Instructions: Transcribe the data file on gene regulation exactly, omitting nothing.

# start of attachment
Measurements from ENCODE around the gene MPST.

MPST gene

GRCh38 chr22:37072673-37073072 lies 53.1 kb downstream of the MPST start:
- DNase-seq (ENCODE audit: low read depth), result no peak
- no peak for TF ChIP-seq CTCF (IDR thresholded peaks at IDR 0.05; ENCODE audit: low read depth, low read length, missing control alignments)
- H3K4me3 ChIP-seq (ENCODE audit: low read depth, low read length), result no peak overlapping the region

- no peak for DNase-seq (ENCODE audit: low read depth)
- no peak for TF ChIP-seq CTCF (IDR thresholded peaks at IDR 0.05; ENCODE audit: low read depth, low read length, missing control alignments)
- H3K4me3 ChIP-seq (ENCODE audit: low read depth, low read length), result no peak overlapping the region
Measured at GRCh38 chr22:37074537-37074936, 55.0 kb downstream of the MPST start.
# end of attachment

Measurements from ENCODE around the gene MPST.

MPST gene

GRCh38 chr22:37072673-37073072 lies 53.1 kb downstream of the MPST start:
- DNase-seq (ENCODE audit: low read depth), result no peak
- no peak for TF ChIP-seq CTCF (IDR thresholded peaks at IDR 0.05; ENCODE audit: low read depth, low read length, missing control alignments)
- H3K4me3 ChIP-seq (ENCODE audit: low read depth, low read length), result no peak overlapping the region

- no peak for DNase-seq (ENCODE audit: low read depth)
- no peak for TF ChIP-seq CTCF (IDR thresholded peaks at IDR 0.05; ENCODE audit: low read depth, low read length, missing control alignments)
- H3K4me3 ChIP-seq (ENCODE audit: low read depth, low read length), result no peak overlapping the region
Measured at GRCh38 chr22:37074537-37074936, 55.0 kb downstream of the MPST start.